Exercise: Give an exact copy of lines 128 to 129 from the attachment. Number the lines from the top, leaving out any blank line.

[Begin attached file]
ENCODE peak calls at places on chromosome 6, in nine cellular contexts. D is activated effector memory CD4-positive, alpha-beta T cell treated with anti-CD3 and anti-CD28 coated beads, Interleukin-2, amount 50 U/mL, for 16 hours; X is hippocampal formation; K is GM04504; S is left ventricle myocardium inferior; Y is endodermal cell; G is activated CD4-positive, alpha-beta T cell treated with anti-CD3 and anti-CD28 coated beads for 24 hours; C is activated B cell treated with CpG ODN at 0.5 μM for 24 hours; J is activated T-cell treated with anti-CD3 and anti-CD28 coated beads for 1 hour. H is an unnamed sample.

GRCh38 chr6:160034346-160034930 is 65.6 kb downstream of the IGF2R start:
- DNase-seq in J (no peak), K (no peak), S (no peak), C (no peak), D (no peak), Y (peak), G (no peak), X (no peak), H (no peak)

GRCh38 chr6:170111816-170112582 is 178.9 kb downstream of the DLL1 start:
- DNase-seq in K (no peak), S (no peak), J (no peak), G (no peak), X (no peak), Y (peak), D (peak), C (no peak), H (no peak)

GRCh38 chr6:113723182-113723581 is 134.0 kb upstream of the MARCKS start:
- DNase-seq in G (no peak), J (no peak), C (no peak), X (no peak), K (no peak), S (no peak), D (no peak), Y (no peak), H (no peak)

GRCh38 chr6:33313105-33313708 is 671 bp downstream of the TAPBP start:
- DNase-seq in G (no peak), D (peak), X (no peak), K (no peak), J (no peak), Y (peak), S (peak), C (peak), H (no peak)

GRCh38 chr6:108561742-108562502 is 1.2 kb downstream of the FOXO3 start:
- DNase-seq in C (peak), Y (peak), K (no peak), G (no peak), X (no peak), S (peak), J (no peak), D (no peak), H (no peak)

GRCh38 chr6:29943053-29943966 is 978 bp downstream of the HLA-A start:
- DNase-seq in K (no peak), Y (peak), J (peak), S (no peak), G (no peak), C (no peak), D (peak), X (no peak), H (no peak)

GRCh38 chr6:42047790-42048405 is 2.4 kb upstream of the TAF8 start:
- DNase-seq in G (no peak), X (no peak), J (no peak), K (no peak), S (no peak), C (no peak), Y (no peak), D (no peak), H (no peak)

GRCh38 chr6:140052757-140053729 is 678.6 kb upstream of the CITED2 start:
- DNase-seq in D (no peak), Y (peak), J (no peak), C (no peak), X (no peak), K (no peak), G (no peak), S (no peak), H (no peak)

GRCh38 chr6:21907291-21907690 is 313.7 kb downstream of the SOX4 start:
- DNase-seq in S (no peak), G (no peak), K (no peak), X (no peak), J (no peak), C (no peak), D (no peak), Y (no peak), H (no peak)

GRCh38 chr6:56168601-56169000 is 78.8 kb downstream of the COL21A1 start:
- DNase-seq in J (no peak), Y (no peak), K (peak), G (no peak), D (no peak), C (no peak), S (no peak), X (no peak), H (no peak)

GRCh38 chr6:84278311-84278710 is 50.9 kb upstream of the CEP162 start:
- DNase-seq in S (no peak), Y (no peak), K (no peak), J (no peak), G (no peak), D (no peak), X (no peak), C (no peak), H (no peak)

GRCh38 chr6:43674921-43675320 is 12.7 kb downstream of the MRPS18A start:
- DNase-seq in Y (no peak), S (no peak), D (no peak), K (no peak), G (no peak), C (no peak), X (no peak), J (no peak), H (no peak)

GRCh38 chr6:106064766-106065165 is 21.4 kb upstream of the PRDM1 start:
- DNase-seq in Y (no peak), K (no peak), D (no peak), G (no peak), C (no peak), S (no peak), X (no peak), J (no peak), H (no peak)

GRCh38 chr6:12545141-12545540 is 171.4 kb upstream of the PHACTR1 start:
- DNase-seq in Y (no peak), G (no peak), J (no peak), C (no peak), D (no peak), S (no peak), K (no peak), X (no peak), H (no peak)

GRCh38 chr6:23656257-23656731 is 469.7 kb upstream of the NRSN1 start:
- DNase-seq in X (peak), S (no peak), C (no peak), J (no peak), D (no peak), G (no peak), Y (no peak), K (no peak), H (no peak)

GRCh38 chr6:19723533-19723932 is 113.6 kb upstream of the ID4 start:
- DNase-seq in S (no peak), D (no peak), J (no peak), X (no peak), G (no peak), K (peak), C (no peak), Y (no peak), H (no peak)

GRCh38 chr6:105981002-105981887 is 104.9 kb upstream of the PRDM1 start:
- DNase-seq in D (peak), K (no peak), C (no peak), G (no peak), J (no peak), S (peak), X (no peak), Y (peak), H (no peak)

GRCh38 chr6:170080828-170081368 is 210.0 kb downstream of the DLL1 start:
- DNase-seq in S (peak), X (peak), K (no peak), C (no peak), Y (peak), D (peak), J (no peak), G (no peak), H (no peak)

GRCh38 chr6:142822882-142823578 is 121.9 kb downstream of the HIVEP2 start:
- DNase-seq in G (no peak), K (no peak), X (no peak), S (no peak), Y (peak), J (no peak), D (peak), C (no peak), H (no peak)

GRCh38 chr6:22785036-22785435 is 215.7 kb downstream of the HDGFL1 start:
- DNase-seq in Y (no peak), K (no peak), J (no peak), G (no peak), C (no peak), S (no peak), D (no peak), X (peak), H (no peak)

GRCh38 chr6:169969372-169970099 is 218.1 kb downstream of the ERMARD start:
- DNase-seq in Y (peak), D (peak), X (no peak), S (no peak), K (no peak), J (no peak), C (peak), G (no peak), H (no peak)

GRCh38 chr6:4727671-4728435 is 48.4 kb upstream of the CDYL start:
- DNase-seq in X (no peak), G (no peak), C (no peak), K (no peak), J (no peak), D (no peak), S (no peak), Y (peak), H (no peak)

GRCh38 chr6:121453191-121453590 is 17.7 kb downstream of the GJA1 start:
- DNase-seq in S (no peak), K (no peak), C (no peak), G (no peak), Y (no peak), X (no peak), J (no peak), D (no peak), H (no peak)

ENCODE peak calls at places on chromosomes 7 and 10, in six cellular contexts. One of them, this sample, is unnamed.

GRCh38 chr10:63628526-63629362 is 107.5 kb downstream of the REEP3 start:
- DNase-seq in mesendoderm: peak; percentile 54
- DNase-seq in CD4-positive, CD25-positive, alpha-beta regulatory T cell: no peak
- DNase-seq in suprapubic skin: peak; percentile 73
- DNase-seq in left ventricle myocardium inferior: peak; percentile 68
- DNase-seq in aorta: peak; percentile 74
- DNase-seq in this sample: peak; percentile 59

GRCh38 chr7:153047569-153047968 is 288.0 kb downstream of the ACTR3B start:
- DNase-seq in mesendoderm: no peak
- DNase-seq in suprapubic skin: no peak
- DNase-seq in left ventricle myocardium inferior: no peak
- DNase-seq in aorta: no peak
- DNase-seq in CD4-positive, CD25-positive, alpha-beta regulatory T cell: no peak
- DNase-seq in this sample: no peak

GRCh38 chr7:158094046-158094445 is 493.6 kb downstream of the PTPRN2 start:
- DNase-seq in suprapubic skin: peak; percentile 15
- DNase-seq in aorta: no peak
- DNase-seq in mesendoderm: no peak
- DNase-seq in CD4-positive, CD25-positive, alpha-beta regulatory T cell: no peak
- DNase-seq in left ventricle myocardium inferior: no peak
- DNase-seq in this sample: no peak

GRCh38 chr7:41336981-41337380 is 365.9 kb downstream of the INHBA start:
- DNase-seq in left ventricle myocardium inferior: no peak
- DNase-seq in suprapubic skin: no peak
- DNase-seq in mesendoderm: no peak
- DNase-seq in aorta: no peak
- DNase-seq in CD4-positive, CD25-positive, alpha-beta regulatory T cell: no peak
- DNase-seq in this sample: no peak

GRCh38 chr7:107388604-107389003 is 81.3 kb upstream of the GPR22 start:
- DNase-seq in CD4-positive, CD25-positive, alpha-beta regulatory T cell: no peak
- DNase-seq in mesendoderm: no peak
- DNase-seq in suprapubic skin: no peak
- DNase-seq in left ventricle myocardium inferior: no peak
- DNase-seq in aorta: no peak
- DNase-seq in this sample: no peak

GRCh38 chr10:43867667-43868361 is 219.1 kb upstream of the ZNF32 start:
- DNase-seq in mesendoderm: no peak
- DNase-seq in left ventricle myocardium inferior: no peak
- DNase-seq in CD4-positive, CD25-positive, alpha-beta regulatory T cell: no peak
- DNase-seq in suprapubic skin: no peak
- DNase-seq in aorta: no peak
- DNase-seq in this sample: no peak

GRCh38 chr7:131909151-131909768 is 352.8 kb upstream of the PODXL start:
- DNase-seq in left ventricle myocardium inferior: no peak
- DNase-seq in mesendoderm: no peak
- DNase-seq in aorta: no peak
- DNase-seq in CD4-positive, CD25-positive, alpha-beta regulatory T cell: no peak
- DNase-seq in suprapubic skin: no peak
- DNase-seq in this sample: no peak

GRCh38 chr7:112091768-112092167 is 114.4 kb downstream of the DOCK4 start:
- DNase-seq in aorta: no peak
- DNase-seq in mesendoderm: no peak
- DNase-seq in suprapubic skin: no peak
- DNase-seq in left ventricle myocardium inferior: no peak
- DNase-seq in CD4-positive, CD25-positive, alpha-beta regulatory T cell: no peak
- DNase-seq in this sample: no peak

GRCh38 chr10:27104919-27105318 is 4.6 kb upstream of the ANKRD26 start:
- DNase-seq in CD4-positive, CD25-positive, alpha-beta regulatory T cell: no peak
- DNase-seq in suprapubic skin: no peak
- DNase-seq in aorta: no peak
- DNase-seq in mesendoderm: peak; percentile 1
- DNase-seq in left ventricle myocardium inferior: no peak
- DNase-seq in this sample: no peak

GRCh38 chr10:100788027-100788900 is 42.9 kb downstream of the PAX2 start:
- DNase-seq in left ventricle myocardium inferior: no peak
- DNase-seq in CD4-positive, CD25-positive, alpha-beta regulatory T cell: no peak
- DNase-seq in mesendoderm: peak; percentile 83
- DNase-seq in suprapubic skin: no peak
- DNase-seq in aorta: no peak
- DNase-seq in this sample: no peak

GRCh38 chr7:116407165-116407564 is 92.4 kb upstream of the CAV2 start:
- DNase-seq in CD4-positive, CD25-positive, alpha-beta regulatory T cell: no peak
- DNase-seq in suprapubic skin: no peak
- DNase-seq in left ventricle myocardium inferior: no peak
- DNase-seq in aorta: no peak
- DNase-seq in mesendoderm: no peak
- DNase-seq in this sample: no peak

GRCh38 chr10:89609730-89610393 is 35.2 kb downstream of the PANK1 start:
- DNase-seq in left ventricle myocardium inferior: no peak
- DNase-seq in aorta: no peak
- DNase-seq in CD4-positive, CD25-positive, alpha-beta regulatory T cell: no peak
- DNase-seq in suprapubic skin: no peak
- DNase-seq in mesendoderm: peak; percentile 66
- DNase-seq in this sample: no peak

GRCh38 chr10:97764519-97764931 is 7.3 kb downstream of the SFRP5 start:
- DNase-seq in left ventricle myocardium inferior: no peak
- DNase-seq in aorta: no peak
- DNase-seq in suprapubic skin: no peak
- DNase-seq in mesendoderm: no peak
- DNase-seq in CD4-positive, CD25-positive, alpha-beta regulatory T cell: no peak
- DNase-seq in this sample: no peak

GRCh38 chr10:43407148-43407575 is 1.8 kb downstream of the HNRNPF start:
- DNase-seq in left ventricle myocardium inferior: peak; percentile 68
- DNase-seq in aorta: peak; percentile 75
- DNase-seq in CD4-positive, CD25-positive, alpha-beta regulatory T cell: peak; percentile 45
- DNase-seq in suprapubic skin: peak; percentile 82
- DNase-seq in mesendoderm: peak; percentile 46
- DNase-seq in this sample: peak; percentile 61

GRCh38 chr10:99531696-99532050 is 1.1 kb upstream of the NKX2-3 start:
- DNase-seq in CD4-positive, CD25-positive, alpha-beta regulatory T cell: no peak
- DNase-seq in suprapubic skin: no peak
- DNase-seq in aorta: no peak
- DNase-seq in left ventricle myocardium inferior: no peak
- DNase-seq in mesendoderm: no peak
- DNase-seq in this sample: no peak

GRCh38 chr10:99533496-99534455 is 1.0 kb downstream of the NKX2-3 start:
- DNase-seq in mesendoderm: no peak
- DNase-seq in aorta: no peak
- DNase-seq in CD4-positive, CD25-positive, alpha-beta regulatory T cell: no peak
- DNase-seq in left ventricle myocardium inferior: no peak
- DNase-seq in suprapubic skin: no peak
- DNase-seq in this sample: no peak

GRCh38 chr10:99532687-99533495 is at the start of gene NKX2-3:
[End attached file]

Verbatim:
- DNase-seq in aorta: no peak
- DNase-seq in CD4-positive, CD25-positive, alpha-beta regulatory T cell: no peak